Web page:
• radio telemetry;
  • Ctenomys minutus ;
  • tuco-tucos;
  • subterranean rodents;
  • home-range size;
  • soil conditions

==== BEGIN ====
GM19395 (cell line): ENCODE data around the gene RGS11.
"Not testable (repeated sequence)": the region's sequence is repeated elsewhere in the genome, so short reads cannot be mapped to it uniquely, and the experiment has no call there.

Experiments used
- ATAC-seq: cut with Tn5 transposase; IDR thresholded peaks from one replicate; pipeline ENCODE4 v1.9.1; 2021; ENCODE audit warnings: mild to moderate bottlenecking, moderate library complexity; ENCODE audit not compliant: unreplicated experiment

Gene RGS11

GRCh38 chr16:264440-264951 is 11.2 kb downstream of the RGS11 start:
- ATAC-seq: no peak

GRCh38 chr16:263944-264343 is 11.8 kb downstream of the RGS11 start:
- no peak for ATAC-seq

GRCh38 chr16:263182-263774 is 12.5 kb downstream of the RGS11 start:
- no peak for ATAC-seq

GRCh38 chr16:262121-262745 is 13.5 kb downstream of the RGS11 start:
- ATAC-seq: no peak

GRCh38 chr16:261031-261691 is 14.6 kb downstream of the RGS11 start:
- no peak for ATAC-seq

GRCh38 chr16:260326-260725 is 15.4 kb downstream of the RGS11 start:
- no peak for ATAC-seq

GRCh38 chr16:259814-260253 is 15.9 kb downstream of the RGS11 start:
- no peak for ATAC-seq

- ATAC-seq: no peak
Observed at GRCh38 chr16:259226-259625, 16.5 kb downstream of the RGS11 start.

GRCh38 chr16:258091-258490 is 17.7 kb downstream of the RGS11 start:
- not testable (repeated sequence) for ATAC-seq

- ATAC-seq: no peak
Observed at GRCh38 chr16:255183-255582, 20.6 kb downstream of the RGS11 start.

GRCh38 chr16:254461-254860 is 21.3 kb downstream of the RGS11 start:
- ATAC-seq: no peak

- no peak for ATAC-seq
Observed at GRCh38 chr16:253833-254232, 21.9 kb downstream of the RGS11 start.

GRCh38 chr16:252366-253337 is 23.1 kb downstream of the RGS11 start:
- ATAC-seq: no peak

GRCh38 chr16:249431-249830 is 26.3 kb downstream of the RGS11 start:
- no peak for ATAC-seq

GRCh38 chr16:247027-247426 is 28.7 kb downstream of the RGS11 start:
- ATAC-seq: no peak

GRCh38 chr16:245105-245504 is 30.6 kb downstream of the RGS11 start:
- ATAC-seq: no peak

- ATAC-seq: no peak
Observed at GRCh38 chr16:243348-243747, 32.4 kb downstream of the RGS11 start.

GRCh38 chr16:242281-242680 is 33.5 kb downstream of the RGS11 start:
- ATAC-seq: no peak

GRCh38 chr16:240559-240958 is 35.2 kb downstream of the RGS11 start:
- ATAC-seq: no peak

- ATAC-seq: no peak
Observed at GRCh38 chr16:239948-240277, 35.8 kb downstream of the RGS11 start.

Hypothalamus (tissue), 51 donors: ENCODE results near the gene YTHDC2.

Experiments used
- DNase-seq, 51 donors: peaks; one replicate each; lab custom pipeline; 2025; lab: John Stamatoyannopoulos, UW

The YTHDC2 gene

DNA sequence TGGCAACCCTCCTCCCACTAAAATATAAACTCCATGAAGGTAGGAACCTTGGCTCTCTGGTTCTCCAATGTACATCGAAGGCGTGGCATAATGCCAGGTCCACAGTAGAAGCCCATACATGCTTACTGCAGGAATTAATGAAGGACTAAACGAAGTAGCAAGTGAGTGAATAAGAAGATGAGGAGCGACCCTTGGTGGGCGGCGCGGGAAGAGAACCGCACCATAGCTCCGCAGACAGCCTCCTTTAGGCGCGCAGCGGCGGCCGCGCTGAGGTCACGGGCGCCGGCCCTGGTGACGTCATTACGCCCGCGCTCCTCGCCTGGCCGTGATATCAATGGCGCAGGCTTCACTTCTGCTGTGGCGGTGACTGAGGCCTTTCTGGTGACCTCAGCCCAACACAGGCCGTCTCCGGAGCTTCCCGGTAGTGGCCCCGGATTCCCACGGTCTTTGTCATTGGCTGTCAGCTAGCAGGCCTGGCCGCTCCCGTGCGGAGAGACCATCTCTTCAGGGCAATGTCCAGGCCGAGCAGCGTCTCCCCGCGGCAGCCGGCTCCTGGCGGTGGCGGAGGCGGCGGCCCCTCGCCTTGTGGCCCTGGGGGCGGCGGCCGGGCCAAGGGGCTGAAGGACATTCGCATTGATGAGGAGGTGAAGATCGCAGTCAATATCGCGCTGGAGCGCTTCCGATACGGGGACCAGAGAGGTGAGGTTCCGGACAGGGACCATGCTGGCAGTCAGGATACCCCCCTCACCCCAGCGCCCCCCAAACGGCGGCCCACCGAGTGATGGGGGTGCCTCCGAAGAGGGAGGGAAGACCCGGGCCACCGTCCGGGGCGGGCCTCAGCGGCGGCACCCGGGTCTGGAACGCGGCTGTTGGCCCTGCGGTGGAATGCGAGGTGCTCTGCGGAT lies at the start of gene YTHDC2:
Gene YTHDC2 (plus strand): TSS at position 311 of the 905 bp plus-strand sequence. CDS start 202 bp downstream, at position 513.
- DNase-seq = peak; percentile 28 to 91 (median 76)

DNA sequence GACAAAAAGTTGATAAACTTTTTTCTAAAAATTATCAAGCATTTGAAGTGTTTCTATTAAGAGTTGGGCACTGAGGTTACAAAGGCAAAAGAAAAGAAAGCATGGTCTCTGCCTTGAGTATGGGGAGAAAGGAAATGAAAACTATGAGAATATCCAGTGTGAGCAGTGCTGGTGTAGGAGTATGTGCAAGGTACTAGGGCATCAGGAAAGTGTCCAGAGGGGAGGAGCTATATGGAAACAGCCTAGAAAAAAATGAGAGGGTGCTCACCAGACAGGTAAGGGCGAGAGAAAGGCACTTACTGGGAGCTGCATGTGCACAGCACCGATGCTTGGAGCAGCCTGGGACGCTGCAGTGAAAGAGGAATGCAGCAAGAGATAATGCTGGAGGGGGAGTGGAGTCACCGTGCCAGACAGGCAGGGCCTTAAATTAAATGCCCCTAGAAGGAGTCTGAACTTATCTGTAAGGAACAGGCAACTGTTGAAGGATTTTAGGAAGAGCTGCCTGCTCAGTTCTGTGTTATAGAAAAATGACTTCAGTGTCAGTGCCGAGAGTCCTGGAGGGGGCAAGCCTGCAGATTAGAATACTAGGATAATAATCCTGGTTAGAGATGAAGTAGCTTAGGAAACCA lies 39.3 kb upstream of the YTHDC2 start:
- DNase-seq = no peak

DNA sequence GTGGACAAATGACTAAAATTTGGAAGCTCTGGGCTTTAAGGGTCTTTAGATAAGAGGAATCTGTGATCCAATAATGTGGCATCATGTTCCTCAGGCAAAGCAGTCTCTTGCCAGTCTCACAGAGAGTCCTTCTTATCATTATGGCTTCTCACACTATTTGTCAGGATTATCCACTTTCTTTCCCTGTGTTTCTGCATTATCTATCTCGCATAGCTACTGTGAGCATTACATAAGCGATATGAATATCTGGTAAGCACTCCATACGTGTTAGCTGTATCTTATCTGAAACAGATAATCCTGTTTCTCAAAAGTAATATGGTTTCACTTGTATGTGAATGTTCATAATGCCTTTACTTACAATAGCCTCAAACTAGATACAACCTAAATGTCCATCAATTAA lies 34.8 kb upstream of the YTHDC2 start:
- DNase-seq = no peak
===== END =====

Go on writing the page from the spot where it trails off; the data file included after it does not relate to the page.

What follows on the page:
The environment physically limits animal movement and use of space. In the case of subterranean rodents, natural selection is expected to favor burrow structures that minimize energetic costs of digging. However, in some cases the same species is found in habitats that strongly differ in resource availability and soil characteristics, as in Ctenomys minutus. This species is thus a good model in which to estimate the influence of habitat on behavioral characteristics such as home-range size. We evaluated the home-range sizes of two C. minutus populations that inhabit different habitats: sand dunes and sand fields. We radio tracked 19 adult animals, and estimated the home-range size of each individual using the grid cell (2 × 2 m covering all of the radio fixes), and minimum convex polygon (MCP) methods. Our results show that home ranges of C. minutus differ in the two habitats, with average size 1.75 times larger for individuals inhabiting sand dunes. This difference in home-range size between habitats is likely associated with differences in resource availability (plant biomass) or soil conditions.